What is a Collection Agency

A collection agency or debt collector is an entity used by lenders to recover funds that are past due or accounts that are in default. The lending company itself may also have a division or subsidiary that acts as its collection agency. A collection agency is often hired after a company has made multiple attempts to collect its receivables.

BREAKING DOWN Collection Agency

A collection agency is usually contracted because it focuses on recovering debts that are past due. Debt collection can be outsourced to a third-party agency, or transferred to a debt collection department within the creditor's firm. Companies find it cheaper to have a collections agency recover unpaid debts than to chase the clients directly.

The clients consist of debtors whose loans have become delinquent. The process of a debt getting turned over to an agency works as follows: A borrower who is unable to settle his debts or fails to make the scheduled payments on a loan will have his delinquency reported to the credit bureau; not only will his credit history be hit hard, but his debt will be turned over to a collections agency within three to six months of default. Overdue payments on credit card balances, mortgages, phone bills, auto loan payments and utility payments are examples of delinquent bills that a collection agency may be tasked with recovering.

How Collection Agencies Work

A collection agency has the tools needed to track down a debtor, whether s/he changes location or phone number. These agencies also carry out multiple strategies such as calling the debtor’s personal phone and work phone, and even showing up on the individual’s front door front every now and again, in a bid to get the debtor to pay his or her balance. Collection agents may also contact family, friends and neighbors of the borrower in order to confirm the contact information that they have on file for the individual, but they cannot disclose the reason for trying to reach the person. An agent may choose to mail late payment notices to the debtor also. Either way, collections agencies ensure that the debtor has their full attention.

If the individual budges and pays his debt, the creditor pays the debt collector a percentage of the funds or assets that the agency recovers. Depending on the contract agreement entered into with the original creditor, the debtor may have to pay the full debt at once or only a portion of the debt at a time. However, if the borrower still won't cover his overdue account, the collector can update the borrower’s credit report with a ‘collection’ status. Having this status on a credit report leads to a drop in the individual’s credit score. A low credit score will affect the person's chances of obtaining a loan in the long term, especially since an account under debt collection can remain on a credit report for seven years.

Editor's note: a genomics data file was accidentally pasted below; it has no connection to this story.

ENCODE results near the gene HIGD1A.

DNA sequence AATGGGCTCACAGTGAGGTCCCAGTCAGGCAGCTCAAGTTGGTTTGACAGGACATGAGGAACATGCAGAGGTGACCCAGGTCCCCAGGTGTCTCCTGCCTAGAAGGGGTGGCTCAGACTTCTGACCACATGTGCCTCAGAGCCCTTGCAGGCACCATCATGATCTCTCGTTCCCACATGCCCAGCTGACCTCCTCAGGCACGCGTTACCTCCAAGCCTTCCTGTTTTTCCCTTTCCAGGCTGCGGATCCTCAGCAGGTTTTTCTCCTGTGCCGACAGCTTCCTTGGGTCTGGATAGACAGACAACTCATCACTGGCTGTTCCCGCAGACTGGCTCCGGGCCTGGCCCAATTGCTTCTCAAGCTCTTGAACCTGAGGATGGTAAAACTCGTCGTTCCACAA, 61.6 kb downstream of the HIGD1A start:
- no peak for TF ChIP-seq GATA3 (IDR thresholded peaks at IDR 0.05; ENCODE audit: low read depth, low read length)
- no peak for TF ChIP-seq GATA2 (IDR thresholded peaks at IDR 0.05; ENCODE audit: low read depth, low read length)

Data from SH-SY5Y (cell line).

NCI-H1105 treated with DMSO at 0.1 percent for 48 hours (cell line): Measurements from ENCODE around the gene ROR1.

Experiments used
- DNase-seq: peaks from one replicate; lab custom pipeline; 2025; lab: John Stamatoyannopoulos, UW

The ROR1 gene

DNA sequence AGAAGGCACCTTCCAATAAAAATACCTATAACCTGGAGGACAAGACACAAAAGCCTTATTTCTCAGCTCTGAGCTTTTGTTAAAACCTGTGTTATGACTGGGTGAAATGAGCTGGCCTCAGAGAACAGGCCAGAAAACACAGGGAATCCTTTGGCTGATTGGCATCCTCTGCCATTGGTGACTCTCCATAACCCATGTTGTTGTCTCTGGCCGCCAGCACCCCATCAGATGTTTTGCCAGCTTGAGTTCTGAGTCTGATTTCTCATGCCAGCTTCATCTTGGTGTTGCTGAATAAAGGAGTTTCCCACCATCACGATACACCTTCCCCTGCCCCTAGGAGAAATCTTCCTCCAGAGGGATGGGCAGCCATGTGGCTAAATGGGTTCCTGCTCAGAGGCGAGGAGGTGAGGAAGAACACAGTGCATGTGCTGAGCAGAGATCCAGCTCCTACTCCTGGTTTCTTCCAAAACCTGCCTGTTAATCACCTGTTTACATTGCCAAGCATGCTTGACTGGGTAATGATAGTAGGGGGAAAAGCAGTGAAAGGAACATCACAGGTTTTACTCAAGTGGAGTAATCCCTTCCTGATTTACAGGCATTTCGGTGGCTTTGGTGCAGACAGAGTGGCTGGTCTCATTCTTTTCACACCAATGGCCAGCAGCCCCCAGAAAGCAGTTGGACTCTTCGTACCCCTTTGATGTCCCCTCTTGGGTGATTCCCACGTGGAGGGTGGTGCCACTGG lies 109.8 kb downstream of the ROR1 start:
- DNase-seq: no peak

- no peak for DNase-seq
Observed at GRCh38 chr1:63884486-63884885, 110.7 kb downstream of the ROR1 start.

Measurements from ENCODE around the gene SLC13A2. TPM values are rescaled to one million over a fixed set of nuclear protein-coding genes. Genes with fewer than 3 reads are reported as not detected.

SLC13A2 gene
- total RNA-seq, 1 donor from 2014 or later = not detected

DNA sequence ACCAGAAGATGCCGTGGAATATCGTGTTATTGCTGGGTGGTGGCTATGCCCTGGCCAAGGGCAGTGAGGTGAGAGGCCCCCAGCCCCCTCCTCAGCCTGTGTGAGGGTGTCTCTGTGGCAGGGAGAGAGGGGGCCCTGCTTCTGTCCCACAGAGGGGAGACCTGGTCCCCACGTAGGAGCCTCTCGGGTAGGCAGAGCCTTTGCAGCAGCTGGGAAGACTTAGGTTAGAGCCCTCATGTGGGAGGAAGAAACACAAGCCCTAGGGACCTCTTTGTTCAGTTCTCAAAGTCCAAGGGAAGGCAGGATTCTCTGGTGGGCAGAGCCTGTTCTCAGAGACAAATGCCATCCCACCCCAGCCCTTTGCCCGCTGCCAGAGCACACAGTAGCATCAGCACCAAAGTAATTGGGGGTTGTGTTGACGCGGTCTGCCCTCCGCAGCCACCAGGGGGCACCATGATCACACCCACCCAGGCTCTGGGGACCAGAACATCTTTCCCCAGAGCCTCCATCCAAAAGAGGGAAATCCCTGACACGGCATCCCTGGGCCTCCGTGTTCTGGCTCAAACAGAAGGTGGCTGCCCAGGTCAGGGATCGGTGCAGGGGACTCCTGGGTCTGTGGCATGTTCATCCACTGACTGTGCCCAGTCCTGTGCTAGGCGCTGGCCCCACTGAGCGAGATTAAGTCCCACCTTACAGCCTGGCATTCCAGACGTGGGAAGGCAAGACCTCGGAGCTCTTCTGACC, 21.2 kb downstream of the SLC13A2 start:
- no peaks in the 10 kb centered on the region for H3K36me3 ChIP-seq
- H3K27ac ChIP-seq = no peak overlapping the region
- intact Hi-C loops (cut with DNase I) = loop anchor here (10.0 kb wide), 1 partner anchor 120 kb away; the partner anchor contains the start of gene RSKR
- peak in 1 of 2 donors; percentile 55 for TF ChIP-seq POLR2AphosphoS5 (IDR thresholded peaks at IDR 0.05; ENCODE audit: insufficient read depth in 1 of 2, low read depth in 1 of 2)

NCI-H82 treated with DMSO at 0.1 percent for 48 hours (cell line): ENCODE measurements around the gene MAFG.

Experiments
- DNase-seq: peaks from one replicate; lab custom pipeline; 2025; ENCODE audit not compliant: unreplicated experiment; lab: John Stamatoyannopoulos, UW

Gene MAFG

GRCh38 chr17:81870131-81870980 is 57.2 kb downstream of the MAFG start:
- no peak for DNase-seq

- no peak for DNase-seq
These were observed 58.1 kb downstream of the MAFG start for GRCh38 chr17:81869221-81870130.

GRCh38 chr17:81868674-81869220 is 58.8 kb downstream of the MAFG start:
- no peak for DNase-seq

Debt Collection Agency Regulations

Third-party collection agencies are bound by the Fair Debt Collection Practices Act (FDCPA), but in-house collection departments of the creditor are not bound by this Act. A debt collector would be found in violation of the FDCPA if s/he proceeds to collect old debt that has been charged off as uncollectible. An account that is uncollectible is one that has no chance of being paid off due to the fact that the borrower filed for bankruptcy or cannot be located. Also, while a collections agency can attempt to collect a debt on which the statute of limitations has run out, suing or threatening to sue the borrower for such a debt is considered to be in violation of the FDCPA. The statute of limitations typically lasts between four to six years from the first day a borrower defaults on his or her payment. Furthermore, unless a collection agency has won a lawsuit against a debtor, it can't legally seize assets from a debtor or physically harm or threaten a debtor to make payment.

A collection agency can only call an individual between 8 a.m. and 9 p.m. It can only contact the debtor’s employer about overdue child support and alimony, federal student loans and taxes. Debt collectors cannot contact the individual at work if s/he has explicitly stated that his or her employer does not approve of such calls during work hours.

Finally, an individual has the right to issue a cease and desist letter to a debt collector who repeatedly contacts him or her within a short period of time, as the FDCPA regards this behavior as a form of harassment. If after receiving the cease and desist, the collections agency still continues harassing the individual, s/he can make a report to the Consumer Financial Protection Bureau (CFPB).

Note that a collection agency is not necessarily a debt buyer. A debt buyer is a financial institution that buys debt from a creditor for pennies to the dollar, that is at deep discounts. So a creditor with $50,000 in overdue debt from its debtors could sell this debt to a debt buyer for $20,000, or 40 cents to the dollar. In so doing, the creditor writes off a $30,000 loss from bad debt. The debt buyer proceeds to recover the entire $50,000 debt from the debtors. If it succeeds, it nets $30,000 in profit. While a collection agency would attempt to recover the debt for the lender or creditor for a commission, the debt buyer wants to buy the debt to make a profit. Debt buyers may also hire collection agencies on a contingency basis, however, the FDCPA rules do not apply to debt buyers.